A U.N. report measuring the livestock industry’s contribution to global warming says emissions can be reduced with practices already utilized by the most efficient operators.

The U.N. says its report, “Tackling climate change through livestock: A global assessment of emissions and mitigation opportunities,” is the most comprehensive estimate on the topic to date.

The report claims 14.5 percent of all human-caused greenhouse gas emissions stem from livestock supply chains, with feed production and processing, outputs of GHG during digestion by cows, and manure decomposition listed as the primary contributors.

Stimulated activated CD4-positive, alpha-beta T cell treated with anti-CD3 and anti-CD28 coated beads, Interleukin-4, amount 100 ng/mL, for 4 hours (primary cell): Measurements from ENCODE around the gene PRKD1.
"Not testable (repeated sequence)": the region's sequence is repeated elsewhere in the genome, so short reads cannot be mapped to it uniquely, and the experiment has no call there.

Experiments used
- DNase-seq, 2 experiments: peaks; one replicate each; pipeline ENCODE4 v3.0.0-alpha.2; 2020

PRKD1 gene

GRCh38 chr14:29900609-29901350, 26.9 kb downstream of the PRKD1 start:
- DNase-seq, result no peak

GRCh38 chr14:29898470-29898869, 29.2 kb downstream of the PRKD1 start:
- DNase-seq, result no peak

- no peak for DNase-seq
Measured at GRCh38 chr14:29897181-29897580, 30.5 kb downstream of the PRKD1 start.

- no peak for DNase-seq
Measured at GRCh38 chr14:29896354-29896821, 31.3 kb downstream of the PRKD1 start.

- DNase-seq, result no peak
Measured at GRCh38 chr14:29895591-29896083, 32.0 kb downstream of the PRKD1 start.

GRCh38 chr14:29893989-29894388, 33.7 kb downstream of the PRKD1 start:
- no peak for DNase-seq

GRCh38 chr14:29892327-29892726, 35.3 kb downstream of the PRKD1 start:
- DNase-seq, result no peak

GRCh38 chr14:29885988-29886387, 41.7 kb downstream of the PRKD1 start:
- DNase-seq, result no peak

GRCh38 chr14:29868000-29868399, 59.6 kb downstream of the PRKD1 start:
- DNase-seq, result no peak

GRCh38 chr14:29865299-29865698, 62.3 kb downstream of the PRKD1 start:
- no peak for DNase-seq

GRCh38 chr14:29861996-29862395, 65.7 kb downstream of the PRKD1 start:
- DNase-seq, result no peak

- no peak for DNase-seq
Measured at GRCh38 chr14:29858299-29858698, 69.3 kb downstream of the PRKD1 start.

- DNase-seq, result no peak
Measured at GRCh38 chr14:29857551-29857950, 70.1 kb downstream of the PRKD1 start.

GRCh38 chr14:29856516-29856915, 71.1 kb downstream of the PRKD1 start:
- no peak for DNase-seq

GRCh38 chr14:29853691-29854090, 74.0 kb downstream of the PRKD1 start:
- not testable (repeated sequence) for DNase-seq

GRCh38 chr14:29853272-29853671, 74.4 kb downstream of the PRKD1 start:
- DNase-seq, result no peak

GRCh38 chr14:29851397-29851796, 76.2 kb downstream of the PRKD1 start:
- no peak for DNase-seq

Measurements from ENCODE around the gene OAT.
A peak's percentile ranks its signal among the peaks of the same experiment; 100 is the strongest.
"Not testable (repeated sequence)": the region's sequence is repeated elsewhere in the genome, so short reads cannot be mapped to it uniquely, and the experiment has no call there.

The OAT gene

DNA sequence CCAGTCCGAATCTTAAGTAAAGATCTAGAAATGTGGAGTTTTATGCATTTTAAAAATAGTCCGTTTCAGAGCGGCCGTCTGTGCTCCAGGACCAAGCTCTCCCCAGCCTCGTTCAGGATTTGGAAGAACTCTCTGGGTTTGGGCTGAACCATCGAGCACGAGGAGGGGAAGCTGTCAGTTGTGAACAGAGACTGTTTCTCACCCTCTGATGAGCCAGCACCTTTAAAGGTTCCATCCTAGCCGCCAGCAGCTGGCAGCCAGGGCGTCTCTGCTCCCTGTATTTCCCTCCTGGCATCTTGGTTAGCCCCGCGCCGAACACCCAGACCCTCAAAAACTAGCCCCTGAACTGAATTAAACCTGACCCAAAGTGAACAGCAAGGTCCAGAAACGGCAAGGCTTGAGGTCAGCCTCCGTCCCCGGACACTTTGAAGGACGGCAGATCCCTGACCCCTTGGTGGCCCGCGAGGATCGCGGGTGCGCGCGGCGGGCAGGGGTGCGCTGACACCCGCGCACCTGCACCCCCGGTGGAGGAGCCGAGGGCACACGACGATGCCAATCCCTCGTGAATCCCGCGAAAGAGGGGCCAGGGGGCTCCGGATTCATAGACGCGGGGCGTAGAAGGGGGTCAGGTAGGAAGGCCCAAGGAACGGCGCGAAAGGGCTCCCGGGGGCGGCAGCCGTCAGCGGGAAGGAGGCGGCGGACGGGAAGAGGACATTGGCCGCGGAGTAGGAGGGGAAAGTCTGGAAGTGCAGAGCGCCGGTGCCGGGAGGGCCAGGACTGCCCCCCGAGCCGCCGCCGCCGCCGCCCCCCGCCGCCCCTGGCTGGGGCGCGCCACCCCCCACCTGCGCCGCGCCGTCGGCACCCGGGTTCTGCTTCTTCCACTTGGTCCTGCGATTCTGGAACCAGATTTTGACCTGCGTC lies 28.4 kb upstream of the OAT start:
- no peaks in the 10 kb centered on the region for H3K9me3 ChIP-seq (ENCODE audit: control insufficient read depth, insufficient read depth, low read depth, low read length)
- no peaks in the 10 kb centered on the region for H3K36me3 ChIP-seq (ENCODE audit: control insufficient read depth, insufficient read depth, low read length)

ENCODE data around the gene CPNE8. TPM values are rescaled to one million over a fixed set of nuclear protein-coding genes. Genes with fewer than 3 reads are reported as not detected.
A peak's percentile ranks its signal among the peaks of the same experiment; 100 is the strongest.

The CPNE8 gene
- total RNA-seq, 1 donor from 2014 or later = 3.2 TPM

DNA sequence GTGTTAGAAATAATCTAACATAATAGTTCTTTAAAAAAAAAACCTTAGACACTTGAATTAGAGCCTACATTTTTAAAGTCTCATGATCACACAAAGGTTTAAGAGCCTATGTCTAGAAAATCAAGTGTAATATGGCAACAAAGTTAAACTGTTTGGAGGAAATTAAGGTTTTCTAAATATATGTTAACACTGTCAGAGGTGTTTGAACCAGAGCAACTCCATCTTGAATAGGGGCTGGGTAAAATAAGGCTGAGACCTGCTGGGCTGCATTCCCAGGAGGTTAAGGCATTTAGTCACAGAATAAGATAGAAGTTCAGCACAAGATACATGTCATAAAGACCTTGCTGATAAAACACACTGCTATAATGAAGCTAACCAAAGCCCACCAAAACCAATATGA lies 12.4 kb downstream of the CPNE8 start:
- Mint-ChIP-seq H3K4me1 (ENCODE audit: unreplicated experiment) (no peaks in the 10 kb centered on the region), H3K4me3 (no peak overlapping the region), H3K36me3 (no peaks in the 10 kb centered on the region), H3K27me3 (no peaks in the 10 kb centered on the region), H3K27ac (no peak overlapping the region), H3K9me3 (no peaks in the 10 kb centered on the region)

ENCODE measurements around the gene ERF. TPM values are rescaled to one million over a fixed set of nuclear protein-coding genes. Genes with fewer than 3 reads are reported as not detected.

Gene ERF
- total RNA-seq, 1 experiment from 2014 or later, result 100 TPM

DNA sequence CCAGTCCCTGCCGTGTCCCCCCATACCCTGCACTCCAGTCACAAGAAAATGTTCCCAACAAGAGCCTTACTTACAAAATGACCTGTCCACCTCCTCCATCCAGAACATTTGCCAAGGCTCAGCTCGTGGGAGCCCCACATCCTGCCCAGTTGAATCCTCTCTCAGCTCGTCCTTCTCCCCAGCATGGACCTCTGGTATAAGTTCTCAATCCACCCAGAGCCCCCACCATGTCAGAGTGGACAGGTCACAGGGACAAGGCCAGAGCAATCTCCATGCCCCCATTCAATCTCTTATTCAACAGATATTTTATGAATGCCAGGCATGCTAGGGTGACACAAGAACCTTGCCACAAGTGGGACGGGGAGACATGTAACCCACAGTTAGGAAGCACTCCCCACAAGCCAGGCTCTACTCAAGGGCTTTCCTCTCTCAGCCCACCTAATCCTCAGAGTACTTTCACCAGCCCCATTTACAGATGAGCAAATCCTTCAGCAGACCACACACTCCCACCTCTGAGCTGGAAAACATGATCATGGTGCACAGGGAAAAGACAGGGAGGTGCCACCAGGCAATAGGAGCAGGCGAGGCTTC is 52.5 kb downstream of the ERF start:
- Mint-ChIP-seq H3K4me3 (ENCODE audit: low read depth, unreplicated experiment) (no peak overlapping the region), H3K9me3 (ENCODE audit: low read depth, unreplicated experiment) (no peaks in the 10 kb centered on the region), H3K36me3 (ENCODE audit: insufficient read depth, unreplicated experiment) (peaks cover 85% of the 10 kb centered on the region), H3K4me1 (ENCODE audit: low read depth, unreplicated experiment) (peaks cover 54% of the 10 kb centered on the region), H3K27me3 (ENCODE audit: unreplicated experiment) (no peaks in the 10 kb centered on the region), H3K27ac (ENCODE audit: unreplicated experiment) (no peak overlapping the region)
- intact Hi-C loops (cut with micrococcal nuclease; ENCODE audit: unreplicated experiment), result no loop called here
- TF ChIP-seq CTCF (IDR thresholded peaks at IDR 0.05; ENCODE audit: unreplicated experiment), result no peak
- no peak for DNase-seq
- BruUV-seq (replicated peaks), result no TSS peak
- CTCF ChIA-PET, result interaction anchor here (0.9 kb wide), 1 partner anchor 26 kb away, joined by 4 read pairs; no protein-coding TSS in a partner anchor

The study shows improvements to the industry can cut its greenhouse gas emissions by as much as 30 percent.

That percentage can be reduced through technologies in feeding, manure and health and husbandry management in addition to the best animal handling practices.

Changes to the system require solutions from all stakeholders, bringing together the private and public sector, civil society research and academia and international organizations.

The United Nations Food and Agriculture Organization (FAO), established the Global Agenda of Action in Support of Sustainable Livestock Sector Development and identified three priorities for improvement: promoting more efficient practices, improved grassland management and better manure management.